The scope of mental health treatment is ever expansive and includes a diverse array of specialties and disciplines.
EMDR, or eye movement desensitization and reprocessing, is one of those. It has become an acknowledged treatment since it was developed over 30 years ago for Post Traumatic Stress Disorder (PTSD), and panic and anxiety disorders.
Today, we look at EMDR and how it is used to treat PTSD.
What is EMDR?
EMDR is what is known as an integrative psychotherapy approach.
It uses standardized protocols applying different elements of treatment in eight phases. The treatment reconnects the client to traumatic memories and the negative self-thoughts and emotions they experience, empowering them to use their brain’s natural healing powers to deal with the trauma.
EMDR clinicians unravel the symptoms that interfere with the brain’s ability to heal, helping clients safely re-experience the trauma to change related behaviors.
After a traumatic event, the pain and sense of danger are so intense that people become mired in negative emotions that stimulate negative beliefs. EMDR undoes negative cognitions by repeating the memories until they become less disturbing, so new behaviors surrounding the memories are learned.
The Eight Phases of EMDR
The eight-phase treatment identifies the traumatic experiences overwhelming the brain so the clinician can address the trauma and trigger the client’s natural coping capacity.
By safely reprocessing the traumatic information, clients reduce the disruptive effect their traumatic memories have on their brains, so memories of the event no longer create the negative feelings that trigger debilitating symptoms.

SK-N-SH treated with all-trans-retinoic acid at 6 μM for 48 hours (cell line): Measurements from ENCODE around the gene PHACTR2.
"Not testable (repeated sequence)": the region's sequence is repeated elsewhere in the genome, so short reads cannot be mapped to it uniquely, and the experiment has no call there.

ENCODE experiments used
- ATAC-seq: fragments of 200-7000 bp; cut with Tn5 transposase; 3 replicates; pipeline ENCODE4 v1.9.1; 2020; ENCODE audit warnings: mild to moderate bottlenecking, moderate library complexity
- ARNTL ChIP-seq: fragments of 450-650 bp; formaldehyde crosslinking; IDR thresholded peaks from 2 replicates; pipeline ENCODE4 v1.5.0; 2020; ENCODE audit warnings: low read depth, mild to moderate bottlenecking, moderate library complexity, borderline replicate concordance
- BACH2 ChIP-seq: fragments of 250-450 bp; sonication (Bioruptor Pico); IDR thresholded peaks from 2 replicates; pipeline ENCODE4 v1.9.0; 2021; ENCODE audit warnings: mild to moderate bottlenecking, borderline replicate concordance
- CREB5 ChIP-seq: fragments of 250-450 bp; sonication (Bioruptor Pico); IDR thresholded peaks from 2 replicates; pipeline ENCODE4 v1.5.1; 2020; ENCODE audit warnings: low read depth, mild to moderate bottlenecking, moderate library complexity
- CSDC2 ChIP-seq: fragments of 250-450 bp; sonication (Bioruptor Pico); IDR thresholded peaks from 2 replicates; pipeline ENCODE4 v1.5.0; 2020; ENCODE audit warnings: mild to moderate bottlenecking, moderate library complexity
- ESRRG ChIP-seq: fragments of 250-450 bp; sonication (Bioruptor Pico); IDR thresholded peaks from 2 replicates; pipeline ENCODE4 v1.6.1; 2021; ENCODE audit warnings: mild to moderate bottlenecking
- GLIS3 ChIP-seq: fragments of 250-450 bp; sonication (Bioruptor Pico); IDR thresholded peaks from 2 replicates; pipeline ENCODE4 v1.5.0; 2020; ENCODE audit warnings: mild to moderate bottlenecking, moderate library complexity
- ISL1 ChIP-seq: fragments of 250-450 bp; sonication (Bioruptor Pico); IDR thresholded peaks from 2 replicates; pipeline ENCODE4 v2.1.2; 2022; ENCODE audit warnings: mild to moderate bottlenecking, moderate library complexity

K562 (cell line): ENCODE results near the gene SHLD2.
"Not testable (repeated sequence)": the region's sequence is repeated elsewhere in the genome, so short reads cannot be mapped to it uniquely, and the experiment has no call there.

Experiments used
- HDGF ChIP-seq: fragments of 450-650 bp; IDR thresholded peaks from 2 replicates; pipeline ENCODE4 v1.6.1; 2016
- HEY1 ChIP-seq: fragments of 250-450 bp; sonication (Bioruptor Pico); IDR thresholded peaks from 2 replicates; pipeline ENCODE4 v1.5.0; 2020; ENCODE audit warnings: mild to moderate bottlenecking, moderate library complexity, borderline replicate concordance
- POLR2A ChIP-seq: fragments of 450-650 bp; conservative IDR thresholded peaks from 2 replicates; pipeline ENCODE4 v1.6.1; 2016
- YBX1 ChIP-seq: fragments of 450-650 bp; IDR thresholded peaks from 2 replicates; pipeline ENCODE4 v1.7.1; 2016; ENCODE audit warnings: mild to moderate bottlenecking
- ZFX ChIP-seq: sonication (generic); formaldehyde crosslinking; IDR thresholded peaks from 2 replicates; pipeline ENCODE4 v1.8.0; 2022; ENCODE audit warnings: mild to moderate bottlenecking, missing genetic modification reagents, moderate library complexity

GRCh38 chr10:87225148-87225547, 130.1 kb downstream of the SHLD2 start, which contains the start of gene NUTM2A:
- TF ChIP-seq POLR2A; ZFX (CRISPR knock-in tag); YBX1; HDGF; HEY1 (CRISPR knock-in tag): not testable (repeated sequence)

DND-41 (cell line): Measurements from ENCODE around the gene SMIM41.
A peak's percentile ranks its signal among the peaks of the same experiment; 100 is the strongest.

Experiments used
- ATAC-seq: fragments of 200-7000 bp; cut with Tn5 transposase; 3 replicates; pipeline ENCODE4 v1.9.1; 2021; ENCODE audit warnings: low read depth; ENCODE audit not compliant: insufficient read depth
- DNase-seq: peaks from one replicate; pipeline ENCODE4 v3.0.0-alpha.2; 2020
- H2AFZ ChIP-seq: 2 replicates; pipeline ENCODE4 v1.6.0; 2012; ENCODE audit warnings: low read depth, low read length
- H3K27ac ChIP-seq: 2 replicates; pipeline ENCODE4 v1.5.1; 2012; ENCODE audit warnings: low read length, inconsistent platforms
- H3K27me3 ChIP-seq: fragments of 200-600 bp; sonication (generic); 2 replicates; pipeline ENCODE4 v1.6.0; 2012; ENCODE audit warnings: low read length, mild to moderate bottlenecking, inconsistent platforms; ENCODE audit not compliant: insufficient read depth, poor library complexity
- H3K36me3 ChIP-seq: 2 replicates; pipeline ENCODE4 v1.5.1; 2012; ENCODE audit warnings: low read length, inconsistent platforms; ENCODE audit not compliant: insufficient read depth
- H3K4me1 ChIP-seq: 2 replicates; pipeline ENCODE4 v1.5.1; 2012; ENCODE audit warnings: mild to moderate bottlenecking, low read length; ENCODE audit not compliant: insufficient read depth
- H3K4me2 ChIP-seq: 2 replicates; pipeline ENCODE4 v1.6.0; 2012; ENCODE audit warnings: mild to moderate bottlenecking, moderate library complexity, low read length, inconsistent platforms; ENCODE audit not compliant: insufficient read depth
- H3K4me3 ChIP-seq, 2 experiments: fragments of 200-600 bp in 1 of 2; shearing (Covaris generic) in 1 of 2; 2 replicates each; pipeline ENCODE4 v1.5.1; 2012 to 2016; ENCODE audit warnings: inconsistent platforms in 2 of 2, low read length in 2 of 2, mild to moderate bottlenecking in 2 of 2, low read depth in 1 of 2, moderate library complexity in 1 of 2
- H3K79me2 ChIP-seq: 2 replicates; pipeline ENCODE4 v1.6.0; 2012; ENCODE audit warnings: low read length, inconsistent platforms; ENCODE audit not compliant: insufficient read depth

The eight phases of EMDR include:
- History taking
- Client preparation
- Body scan
- Reevaluation of treatment effect
During therapy, the client is taught to change their view of themselves by removing the adverse reactions to their memories and associating them with something positive instead. For example, behaviors people with PTSD display often relate to the feeling they deserve what happened. EMDR teaches them to stop that vein of self-destructive thinking and instead learn to see they are worthwhile and can take control of their life.
How Does EMDR Work?
EMDR therapy identifies the negative sensations and emotions related to traumatic memories and applies external stimuli to create rapid (or bilateral) eye movement.
The stimulus might involve watching finger movements or finger tapping. When the clinician sees the bilateral eye movements, they ask the client how they are feeling and continue the process until the memory is no longer disturbing.
A positive belief or “cognition” is then presented to replace negative beliefs. The bilateral stimulation helps the brain bypass the memory processing area stuck in trauma that prevents healing. As a result, clients process the memory safely, revealing insights about the event and negative thought processes causing them conflict.
The American Psychiatric Association, the International Society for Traumatic Stress Studies, The United States Department of Veterans Affairs (VA), the Department of Defense, the United Kingdom Department of Health, and the Israeli National Council for Mental Health are just a few of the associations endorsing EMDR to treat PTSD. The EMDR Institute, Inc. reports that 84-90% of single-trauma victims no longer have post-traumatic stress disorder after only three 90-minute sessions.
As more and more people recognize and acknowledge the trauma they’ve suffered, safe and effective treatments like EMDR are more relevant than ever. For many, EMDR can signify a light at the end of the tunnel when it comes to PTSD, helping to create a future filled with hope and possibility.
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